The foregoing examples clearly require interdisciplinary practice. They point to where creative expertise or deep specialist knowledge can initiate some wide-ranging, ‘hyphenated’ job descriptions such as illustrator-scientist, illustrator-author, journalist, historian, musician, academic, researcher or scriptwriter, etc.
This is not a lofty, impossible ideal. There are many people, from recent graduates to well known artists, whose practice exemplifies what I call the ‘polymath principle’ in a wide range of contexts. For example Jemma Westing, working in-house at Dorling Kindersley, conceived and saw through in its entirety Optical Illusions, an interactive book aimed at junior age (5-9 years) children. She was subsequently promoted to project art editor.
Arran Lewis, who supplemented his illustration degree with extra-curricula study at the Peninsular Medical School in Cornwall, is now the Director of Ecorche Medical Anatomical Scientific 3D Illustration, whose clients include the Wellcome Trust and the BBC.
David Lemm’s research project Mapping Eigg (in conjunction with Edinburgh University) is an innovative and original approach for discovering how maps can be both material artefacts and sources of new knowledge and information.
Emma Yarlett, who graduated in 2011, has established a career as a creator of children’s literature, writing and illustrating Sidney, Stella and the Moon (2013), an unequivocal example of ‘authorship’ that she continues alongside commercial commissions such as typographic design, editorials, packaging and publishing.
As educators we need to adopt a holistic and nondiscriminatory overview of the whole discipline, developing a deep understanding and application of all its contexts and cultural applications. It is essential to transcend a surface engagement with just contemporary trends in visual language and make one’s practice say and do something mature and relevant. A meaningful approach is to be evaluative and enquiring, to have a voice and to engage in debate both nationally and internationally. The idea of illustrators and practitioner-educators discarding the role of being just artwork renderers, operating to a prescribed and directed brief so as to assume authority and ownership over content and subject matter takes on an alternative meaning. Illustration practice becomes holistic and acquires gravitas because it develops broadly, with parameters that extend far beyond the remit of commercial instruction. It becomes a vocation for deep learning facilitating opinion and fresh insights regarding one’s own practice and that of others. The driving force behind the need to do this will be informed by illustrators’ intellectual and creative potential – the ambition and desire to extend and to challenge their abilities.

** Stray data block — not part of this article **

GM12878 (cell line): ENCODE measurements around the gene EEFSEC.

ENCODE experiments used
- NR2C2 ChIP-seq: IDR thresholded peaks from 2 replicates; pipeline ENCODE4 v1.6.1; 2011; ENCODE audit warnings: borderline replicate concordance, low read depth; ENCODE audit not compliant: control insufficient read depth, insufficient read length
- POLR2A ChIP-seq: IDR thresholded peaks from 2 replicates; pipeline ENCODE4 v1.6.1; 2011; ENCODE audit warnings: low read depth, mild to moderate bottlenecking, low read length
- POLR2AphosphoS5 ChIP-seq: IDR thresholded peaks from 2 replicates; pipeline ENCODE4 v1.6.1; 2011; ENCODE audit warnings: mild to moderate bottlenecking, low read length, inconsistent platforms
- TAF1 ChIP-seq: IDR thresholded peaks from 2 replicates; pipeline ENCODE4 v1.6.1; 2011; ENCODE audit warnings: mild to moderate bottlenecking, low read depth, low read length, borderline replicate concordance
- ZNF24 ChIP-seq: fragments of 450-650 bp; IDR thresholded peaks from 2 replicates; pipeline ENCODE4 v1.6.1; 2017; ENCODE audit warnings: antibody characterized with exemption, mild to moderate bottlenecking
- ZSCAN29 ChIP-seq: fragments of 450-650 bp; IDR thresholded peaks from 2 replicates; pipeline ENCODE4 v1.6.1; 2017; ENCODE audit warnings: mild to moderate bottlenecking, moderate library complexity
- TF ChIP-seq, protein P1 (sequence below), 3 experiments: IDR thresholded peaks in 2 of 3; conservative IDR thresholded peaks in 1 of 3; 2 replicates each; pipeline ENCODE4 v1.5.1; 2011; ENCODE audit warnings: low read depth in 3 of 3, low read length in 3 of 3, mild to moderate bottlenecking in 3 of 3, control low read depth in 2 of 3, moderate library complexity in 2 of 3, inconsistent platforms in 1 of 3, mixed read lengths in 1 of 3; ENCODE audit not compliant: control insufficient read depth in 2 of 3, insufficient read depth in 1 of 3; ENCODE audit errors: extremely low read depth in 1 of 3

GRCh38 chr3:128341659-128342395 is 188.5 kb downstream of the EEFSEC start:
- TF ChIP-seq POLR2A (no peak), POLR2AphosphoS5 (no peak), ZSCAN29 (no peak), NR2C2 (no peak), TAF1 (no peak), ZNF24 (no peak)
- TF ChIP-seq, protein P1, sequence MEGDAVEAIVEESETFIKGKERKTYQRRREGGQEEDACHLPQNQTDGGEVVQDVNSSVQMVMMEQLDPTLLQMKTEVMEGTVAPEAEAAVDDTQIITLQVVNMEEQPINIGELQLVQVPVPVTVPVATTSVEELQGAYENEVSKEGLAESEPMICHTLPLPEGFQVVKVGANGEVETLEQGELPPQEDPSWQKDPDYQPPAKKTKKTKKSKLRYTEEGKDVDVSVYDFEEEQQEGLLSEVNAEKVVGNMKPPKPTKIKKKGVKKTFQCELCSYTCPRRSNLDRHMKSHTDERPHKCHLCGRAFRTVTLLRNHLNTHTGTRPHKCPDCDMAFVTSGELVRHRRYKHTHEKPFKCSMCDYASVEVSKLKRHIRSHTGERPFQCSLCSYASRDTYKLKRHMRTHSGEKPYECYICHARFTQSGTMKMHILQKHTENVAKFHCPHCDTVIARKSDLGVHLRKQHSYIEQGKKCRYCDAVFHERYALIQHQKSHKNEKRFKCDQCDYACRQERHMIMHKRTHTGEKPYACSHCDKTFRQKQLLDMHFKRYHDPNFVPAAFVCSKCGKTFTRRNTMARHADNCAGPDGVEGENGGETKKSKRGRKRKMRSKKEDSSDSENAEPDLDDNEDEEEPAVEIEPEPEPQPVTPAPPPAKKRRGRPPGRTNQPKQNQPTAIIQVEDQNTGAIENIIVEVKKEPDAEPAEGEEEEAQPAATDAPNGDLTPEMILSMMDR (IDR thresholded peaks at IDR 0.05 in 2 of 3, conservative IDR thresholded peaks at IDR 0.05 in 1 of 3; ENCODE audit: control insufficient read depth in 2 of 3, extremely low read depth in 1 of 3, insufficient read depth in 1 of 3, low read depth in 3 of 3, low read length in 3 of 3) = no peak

A sea change – not only in the United Kingdon but worldwide – in higher education art and design has caused a research-based culture to manifest. In the past twenty years or so, those courses that were once overtly vocational and technique-led now have sharper emphases on contextual, critical and historical study. The integration of theory with practice has enabled many graduates to multitask, to be professionally independent and more intellectually ambitious.
Have a voice, express an opinion
The new visual polymath can be someone studying illustration, graphic design, fine art, animation or photographic media whose work is underpinned by an intellectual engagement with a subject. This could be in the sciences, culture and humanities, education and technology through research, collaboration, or other forms of knowledge acquisition – formal or informal.
The outputs for such practitioners may include books, academic papers and literature; magazines; newspapers; posters; online documents, blogs and postings; interactive media; moving imagery; exhibitions; lectures and conferences; broadcast; and performance. The impact and significance of such work will be judged through their creators’ success in discovering new forms of expression that will contribute to economic and cultural life via publishing, performance, museums, film and broadcast media.
The rationale for authorship and the polymath principle is ownership – having a voice, expressing an opinion. The idea that illustrators are evaluated and commissioned solely in their roles as art-directed image-makers needs to be reappraised. To embark upon a successful career in illustration and the graphic arts, practitioners will need to be educated, socially and culturally aware communicators, who make use of a wide range of intellectual and practical skills. They need to have ambition and the confidence that such things are possible.
Alan Male, Professor Emeritus of Falmouth University
First published in Eye no. 92 vol. 23, 2016